Later edit: I think I see now why you would short out Vsig. I think you are trying to find the Thevenin impedance by shorting the voltage sources, opening the current sources, and calculating the resistance between the two opened points of the circuit. That method is simple, but only works if no dependent sources are present. Since the voltage controlled current source gm*Vpi is a dependent current source, that method will bite you in the butt if you use it. By calculating the Thevenin resistance by (open circuit voltage)/(short circuit current), all sources including dependent sources are taken into account, and a correct resistance is always obtained.

    Ratch
     
    Last edited: Nov 23, 2015
  11. dorke

    dorke

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    Jun 20, 2015
    george2525,
    It is clear that the solution Ratch gave you is not according to the method discussed (quote: "I don't know why you would short Vsig"...),it is the conventional way.


    1.from my previous drawing I replaced vbe back to be the original Vpi.
    2.Since rpi is a parallel resistor it will be added in parallel at the end.
    3.The current source Vpi/re and R'L are replaced with their Thevenin's equivalent
    4.The resistance R'pi is the voltage Vpi divided by the current i(blue loop).

    solving for i (KVL):

    i= (Vpi*R'L/re+Vpi) /(R'sig+R'L)=Vpi*(R'L/re+1)/(R'sig+R'L)

    R'pi=Vpi/i = (R'sig+R'L) / (R'L/re+1)

    now we add rpi in parallel
    Rpi=R'pi || rpi ==> the solution.

    See no Vsig,.as advertised...;)

    Rpi.JPG
     
    Last edited: Nov 23, 2015
  12. george2525

    george2525

    165
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    Jan 30, 2015
    Thanks guys.

    I managed to use bits from your ideas to solve it. those methods look good and interesting but i will have to analyse them when I have more time. got an exam soon.

    I solved it by shorting Vsig , getting rid of Cu (open) and putting a Vx source where Cpi is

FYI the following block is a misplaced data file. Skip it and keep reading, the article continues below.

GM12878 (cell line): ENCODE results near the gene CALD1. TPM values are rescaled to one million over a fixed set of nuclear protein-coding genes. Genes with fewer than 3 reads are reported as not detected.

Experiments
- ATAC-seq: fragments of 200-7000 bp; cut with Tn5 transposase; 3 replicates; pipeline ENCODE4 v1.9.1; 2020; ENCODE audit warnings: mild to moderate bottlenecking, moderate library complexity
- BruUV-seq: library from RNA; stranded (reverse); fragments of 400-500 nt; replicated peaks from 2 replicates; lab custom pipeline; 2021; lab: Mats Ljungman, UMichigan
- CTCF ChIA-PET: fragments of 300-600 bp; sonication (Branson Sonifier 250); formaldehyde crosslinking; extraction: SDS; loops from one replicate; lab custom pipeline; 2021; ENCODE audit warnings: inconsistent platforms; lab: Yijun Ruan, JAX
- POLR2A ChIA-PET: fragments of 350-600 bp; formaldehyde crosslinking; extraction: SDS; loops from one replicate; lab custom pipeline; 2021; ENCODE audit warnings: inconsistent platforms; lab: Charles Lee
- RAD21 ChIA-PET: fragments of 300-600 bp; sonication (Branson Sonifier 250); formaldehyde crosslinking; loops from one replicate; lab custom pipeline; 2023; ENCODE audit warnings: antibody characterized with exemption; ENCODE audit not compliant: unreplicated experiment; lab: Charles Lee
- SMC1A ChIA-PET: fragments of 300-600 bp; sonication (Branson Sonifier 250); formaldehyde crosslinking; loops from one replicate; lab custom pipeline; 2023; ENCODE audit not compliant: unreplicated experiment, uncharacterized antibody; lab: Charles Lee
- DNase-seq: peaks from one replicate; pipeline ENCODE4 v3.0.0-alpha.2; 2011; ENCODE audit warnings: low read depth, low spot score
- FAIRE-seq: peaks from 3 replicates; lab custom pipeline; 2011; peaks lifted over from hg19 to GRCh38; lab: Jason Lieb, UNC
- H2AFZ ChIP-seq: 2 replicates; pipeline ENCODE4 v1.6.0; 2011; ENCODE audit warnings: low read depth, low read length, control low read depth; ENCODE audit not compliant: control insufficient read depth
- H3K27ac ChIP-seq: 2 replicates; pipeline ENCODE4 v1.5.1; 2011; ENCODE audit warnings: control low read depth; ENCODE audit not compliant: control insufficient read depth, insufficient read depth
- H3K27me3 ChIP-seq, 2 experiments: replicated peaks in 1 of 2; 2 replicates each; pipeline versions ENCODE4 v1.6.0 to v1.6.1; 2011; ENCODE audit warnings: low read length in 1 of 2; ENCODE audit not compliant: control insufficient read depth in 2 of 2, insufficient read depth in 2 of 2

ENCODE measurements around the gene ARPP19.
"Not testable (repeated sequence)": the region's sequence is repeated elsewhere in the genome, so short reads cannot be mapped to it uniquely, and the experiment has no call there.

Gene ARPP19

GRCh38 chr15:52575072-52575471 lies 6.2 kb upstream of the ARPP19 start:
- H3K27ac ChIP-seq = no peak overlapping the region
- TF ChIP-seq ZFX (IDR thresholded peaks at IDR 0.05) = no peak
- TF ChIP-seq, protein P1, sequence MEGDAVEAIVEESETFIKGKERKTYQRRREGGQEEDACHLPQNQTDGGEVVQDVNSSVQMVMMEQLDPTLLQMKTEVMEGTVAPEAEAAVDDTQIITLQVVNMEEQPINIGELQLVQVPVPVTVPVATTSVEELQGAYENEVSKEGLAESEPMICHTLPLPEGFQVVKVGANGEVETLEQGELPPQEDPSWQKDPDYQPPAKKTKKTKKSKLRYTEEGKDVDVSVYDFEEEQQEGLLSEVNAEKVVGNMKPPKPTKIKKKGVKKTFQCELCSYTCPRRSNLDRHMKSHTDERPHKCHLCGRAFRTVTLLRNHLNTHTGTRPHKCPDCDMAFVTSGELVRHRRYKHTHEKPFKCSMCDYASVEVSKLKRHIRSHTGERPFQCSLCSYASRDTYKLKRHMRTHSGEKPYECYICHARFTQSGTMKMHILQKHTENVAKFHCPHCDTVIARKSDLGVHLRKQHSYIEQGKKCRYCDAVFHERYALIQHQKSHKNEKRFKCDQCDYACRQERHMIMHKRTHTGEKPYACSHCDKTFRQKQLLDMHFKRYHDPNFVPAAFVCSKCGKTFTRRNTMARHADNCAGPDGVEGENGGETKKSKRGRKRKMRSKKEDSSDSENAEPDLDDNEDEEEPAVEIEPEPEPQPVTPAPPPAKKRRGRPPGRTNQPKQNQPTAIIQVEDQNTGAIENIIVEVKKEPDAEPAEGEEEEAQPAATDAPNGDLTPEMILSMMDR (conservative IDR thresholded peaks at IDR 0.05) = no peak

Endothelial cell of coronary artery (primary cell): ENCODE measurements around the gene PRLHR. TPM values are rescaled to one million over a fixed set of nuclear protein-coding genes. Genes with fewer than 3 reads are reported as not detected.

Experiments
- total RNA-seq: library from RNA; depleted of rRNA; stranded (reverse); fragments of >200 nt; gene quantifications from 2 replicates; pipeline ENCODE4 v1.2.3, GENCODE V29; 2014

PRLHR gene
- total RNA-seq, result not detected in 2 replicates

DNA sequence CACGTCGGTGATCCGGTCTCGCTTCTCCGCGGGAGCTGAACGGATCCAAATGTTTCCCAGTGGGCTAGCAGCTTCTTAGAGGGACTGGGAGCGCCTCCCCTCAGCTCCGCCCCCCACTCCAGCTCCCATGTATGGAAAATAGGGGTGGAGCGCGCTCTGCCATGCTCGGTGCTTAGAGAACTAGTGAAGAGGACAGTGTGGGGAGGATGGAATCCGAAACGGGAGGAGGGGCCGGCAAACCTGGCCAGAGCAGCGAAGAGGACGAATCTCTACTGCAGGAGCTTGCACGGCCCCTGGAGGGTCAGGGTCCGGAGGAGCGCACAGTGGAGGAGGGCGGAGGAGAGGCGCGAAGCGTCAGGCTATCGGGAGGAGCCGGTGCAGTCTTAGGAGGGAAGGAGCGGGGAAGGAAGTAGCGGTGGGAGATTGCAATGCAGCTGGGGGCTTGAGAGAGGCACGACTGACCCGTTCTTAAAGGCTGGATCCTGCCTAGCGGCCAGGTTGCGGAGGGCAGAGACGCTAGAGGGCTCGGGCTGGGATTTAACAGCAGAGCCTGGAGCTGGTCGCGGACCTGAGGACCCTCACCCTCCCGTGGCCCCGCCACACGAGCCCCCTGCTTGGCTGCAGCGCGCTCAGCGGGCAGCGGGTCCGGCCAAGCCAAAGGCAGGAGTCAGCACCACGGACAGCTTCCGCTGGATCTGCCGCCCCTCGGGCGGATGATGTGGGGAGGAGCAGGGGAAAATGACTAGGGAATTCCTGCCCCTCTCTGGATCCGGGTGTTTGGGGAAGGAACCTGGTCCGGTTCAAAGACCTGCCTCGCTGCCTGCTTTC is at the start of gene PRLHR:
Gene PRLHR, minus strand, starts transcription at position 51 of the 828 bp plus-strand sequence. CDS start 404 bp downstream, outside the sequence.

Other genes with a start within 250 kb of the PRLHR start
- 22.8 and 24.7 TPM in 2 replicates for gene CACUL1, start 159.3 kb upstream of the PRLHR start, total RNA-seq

then I did Rpi=''Rx''=Vx/Ix and it worked
     
  13. dorke

    dorke

    2,342
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    Jun 20, 2015
    Nice to hear it finally worked for you:)
    BTW,
    which book is it from?
     
  14. dorke

    dorke

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    Jun 20, 2015
    Ratch,
    This Open-circuit time constant method is supposed to be an intuitive approximate way to analyze frequency response(quick and dirty in a sense).

    And, you are absolutely correct :
    only independent voltage/current sources can be "eliminated".
    This isn't mentioned in the "trivial source" below,
    nevertheless it is solvable and somewhat simpler than the conventional way,
    as I have shown above

    Read about the method here("trivial source")
    Open-circuit time constant method
     
  15. Ratch

    Ratch

    1,089
    331
    Mar 10, 2013
    ,
    I make no representations for the Open-circuit time constant method. I only calculated the Thevenin resistance. as requested by the OP and the book, of the B'--Vo terminals with rpi removed. I did this by using the combination Thevenin-Norton theorem method, which looks at the voltage and current outward from the circuit instead of inward toward the circuit like the single Thevenin or Norton theorem does. The advantage is that the combination Thevenin-Norton method can be used for dependent sources, whereas the Thevenin or Norton theorem cannot. Merely divide the open circuit voltage across the terminals by the short circuit current through the terminals to get the Thevenin resistance.

    Ratch
     
    Last edited: Nov 24, 2015
  16. george2525

    george2525

    165
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    Jan 30, 2015
    Its from microelectronic circuits by sedra/smith. Its a good book in some ways but more for middle to advanced learners.
     
  17. The Electrician

    The Electrician

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    11
    Jul 6, 2012
    Your result doesn't appear to be correct.

    To make it easier to compare your solution with the book solution, put both over a common denominator:

    R1.png

    Your solution isn't the same as the book solution; it has an extra term, re*R'L, in the denominator.
     
  18. dorke

    dorke

    2,342
    665
    Jun 20, 2015
    The Electrician,
    You are correct my result in this form is an approximation:
    Lets divide the last eq. by re*rpi we get:
    [R'L+R'sig]/ [1+R'sig/rpi +R'L(1/re+1/rpi)] equation - ***-

    Note that rpi=re(beta+1) thus 1/re>>1/rpi
    so the 1/rpi term can be omitted and we get the book's result.

    [R'L+R'sig] / [1+ R'sig/rpi +R'L/re].

    Note also that the approximation started in my reply #7 with
    "I substituted gm with 1/re" .

    To get the exact result:
    replace back 1/re with gm in the equation -***-

    (1/re+1/rpi)= gm+1/rpi
    note that gm=beta/[(beta+1)*re] ; 1/rpi=1/[(beta+1)*re]
    inserting gm and 1/rpi we get:
    beta/[(beta+1)*re] + 1/[(beta+1)*re]=1/re

    the exact term. ;)
     
  19. The Electrician

    The Electrician

    116
    11
    Jul 6, 2012
    Are you still interested in a reasonably full explanation?